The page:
Okay, it took me forever to finish this. It wasn't so much of the books fault as I've been stupidly to busy to do anything, including sleep. On the other hand I wasn't about to skip ahead and put this book down. I probably would have finished it sooner if it hadn't been so flipping looooong. In the last book there was a stretch that could have been shorted but only in one area. In the 2nd installment I noticed several places that thing could have been shortened. In some parts it just went on and...more
Luqman Hakim

Ada sedikit perubahan pemikiran saya terhadap resistance saat membaca buku ke-2 ini. Entah itu memang kesengajaan Jonathan Stroud atau ketergesaan saya dalam menyimpulkan padahal belum membaca keseluruhan buku dari trilogi ini, yang jelas awalnya saya punya pemikiran bahwa kelompok resistance yang Kitty terlibat d dalamnya merupakan kelompok yang nantinya akan mendapatkan banyak pendukung, terorganisir dengan rapih, dan akan menggulingkan pemerintahan. Namun ternyata mereka tidak uba...more
I had mixed feelings about this one. As usual it took awhile to get going, but would have been worth it if the story had flowed a bit more. The plotlines, although neatly wrapped up in the end, felt awkward mixed together. It made sense until the entrance of Honorius the afrit. Emotionally, even though I have MAD respect for believable characters who act like real humans (i.e flawed), it was hard to watch Pennyfeather and his selfishly stupid and inept Resistance movement. And even though Kitty...more
Outside of the drive to and from work, the audio-book format really doesn't work for me. Without having to focus on a page, my mind just wanders regardless of how interesting the story may be; and make no mistake both the first and second books of the Bartimaeus Trilogy are interesting. I need a relatively brainless vocation like keeping an eye on the car ahead of me or following words on a page to keep the old ocular sense engaged or the brain goes veering off in all sorts of directions. I brin...more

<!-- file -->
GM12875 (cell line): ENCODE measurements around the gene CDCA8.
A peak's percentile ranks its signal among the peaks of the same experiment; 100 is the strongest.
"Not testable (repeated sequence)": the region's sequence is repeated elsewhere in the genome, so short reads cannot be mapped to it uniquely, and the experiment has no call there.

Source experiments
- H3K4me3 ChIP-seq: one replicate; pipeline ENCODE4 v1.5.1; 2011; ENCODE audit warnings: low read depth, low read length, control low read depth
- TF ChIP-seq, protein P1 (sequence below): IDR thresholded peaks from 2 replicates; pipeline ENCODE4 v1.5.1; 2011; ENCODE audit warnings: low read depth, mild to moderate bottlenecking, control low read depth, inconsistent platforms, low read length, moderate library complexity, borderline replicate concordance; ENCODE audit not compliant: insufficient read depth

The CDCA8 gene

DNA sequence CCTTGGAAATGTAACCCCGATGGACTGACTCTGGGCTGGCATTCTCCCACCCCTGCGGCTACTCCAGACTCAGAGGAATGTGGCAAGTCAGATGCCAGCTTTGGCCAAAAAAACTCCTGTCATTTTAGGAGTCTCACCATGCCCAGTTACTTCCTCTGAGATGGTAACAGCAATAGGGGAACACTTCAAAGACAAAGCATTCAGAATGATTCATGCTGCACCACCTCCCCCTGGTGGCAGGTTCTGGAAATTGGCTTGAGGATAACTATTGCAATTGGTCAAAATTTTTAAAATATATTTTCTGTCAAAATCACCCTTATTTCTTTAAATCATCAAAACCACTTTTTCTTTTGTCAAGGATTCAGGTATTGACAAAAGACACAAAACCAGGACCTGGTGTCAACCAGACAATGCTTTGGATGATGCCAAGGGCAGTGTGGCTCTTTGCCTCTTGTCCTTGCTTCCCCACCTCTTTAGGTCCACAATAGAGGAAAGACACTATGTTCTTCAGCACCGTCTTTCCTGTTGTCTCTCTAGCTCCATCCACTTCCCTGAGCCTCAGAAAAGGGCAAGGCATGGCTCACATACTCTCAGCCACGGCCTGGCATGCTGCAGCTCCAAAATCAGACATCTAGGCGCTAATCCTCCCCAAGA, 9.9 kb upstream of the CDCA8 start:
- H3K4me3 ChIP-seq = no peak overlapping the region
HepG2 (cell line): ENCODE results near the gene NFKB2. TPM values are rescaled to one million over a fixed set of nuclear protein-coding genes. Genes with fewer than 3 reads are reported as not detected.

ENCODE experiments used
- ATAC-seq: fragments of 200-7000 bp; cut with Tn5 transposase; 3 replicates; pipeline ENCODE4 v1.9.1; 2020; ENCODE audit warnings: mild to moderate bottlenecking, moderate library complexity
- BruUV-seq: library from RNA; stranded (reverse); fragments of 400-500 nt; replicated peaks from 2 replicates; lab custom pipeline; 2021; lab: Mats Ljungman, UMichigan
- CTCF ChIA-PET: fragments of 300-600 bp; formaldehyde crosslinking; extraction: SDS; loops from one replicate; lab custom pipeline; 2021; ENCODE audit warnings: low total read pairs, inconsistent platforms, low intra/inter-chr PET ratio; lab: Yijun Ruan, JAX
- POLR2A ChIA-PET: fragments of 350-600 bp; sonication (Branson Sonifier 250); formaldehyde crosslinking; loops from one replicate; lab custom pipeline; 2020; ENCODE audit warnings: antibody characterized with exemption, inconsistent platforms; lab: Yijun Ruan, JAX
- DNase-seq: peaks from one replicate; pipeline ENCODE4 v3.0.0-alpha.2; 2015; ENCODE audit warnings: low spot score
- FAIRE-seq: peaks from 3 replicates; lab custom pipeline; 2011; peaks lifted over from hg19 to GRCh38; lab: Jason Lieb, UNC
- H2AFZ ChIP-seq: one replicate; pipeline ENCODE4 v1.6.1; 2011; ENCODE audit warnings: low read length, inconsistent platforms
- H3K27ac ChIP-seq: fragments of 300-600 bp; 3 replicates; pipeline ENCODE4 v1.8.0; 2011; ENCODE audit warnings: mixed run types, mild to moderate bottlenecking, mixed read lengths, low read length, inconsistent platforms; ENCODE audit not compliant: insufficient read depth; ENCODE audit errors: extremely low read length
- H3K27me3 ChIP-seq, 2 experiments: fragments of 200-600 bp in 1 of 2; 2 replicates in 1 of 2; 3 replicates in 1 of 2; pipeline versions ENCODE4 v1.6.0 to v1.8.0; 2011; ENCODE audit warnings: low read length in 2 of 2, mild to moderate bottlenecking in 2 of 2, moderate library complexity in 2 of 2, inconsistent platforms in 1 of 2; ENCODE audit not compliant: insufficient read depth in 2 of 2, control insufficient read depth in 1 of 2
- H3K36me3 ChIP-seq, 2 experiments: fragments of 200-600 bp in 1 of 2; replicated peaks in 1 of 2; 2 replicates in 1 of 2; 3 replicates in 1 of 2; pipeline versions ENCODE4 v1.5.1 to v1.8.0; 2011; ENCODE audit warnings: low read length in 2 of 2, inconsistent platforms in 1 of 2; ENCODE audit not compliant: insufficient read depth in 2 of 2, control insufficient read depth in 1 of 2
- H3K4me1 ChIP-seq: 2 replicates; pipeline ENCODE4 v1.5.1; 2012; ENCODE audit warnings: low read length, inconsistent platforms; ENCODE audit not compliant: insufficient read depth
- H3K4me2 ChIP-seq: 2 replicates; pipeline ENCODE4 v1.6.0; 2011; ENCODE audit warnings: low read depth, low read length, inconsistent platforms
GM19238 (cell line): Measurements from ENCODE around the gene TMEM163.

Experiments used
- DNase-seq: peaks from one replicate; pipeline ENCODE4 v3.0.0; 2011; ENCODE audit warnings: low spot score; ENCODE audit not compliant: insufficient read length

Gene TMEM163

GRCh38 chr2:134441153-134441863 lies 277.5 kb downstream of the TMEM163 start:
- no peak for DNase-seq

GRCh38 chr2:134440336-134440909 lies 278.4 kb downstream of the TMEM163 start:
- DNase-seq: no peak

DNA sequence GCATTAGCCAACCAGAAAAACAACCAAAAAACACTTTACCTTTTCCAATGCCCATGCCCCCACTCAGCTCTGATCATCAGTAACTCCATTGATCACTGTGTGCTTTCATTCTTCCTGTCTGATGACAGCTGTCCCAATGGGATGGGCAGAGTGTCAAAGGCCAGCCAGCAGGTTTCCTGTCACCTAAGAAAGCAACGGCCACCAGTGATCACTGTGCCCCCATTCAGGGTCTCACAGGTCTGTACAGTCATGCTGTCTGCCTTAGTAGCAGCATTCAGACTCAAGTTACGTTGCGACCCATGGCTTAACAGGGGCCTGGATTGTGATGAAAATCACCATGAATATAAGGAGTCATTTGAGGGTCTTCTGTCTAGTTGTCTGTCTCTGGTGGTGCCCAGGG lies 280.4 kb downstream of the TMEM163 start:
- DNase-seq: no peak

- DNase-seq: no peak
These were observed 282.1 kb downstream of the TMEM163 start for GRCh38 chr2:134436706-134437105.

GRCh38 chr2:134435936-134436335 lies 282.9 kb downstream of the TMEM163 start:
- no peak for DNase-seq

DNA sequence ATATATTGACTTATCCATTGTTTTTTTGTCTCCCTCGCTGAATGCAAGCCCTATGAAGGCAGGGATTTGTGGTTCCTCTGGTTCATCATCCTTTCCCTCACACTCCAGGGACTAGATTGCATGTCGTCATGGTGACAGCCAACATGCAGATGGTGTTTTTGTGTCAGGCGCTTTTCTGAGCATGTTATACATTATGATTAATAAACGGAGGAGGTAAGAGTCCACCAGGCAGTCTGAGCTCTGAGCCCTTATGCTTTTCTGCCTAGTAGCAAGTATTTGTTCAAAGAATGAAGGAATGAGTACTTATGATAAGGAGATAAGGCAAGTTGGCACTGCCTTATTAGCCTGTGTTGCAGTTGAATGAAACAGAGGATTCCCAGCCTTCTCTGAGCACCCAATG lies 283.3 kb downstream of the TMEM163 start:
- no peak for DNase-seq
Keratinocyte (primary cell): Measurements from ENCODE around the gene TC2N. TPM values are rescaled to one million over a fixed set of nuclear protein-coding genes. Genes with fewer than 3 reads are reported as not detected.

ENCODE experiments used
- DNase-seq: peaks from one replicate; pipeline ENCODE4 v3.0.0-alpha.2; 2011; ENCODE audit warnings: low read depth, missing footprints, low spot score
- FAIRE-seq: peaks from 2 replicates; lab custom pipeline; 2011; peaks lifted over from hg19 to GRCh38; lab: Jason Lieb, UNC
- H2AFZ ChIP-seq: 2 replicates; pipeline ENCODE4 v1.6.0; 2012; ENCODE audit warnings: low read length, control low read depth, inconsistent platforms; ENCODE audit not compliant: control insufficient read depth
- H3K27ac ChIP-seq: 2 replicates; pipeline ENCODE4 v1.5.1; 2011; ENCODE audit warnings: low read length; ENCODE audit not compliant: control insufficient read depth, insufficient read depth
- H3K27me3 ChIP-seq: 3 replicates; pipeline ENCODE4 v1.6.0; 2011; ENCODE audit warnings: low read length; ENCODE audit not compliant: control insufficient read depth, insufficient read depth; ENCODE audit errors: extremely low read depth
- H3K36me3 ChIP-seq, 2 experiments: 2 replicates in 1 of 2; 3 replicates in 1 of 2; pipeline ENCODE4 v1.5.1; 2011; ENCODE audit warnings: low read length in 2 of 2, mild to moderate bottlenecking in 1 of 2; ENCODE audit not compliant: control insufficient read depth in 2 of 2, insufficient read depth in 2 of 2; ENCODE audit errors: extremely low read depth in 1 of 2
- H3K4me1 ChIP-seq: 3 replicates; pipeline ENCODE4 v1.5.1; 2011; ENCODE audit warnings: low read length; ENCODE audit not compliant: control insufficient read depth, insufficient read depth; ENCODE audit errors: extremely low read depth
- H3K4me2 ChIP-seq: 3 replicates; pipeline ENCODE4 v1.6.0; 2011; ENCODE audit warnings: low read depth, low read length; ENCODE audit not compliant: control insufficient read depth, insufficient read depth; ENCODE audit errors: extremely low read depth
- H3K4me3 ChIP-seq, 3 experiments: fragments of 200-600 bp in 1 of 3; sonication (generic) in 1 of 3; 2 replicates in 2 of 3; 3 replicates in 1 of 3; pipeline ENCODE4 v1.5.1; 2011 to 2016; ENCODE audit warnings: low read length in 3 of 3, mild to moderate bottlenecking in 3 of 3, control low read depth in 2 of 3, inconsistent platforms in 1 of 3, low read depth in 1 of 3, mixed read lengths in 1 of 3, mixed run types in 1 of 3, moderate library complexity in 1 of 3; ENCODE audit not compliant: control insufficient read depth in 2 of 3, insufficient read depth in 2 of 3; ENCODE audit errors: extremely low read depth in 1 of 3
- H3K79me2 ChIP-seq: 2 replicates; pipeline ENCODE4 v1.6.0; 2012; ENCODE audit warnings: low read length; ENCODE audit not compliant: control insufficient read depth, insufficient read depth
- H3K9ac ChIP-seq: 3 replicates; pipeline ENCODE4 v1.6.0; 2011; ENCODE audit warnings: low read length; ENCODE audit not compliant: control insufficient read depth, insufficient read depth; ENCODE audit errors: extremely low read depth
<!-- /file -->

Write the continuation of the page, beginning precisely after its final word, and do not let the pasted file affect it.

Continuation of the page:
I maintain that the Bartimaeus books are by and far significantly better than all that Harry Potter stuff (just don't tell Karen I said that). I think it comes from not trying to write a classic... the result is of course a classic.

The Golem's Eye is the second book in this series, where once again there's trouble brewing in London and that annoying Nathaniel summons Bartimaeus to sort things out. In this installment we learn much more about the magical world and get a new POV... Kitty, a member...more
Another book in the Bartimaeus series - I really enjoyed the first one, Amulet of Samarkand, so decided to go ahead and plow through the series. Amber was nice enough to lend me her copies, so I didn't have to wait to get them from the library. So this one, The Golem's Eye, continues the story of Nathaniel, a novice magician making his way up the ranks. This time he deals with a traitor within his own government, as well as a resistance movement in the London he lives in. Again: really fun writi...more
Andrew Farman
*******SPOILER***** It was an action packed book just like its prequel. It was so amazing I read it a couple times over just so I could grasp the marvelous description this author put into this amazing book. Golems keep terrorizing London and no one knows who keeps summoning them. The main reason is due to the fact that the magic to due so is so old no one was thought to know. What happens is a relative of the first person to even conceive and create a golem is being forced to make the golems t...more
I thought it was interesting to learn why Kitty dislikes magicians, and Bartimaeus was hilarious!
حقیقتاً چهار و نیم یا شایدم یه کم کمتر بود؛ چون یه سری جاهاش کسل کننده شده بود.

اول اینکه بگم من مطمئمناً دیگه جاناتان استرود رو ول نمی کنم :-" کتاب یک نمره ش سه بود؛ نسبت به این کتاب که پنج می گیره. چون به نظر من - و به احتمال زیاد - جلد اول این مجموعه اولین نوشته ی نویسنده بوده. این کتاب به مقدار خیلی خیلی زیادی پیشرفت داشت در مورد همه چیز.
مخصوصاً نثر نویسنده خیلی پخته تر شده بود. حتی نیازی نیست برم به انگلیسیش سر بزنم که اینو تشخیص بدم و کاملاً مشخص بود. نثر کتاب کاملاً روون بود؛ توصیفاتش کا...more
Cécilia L.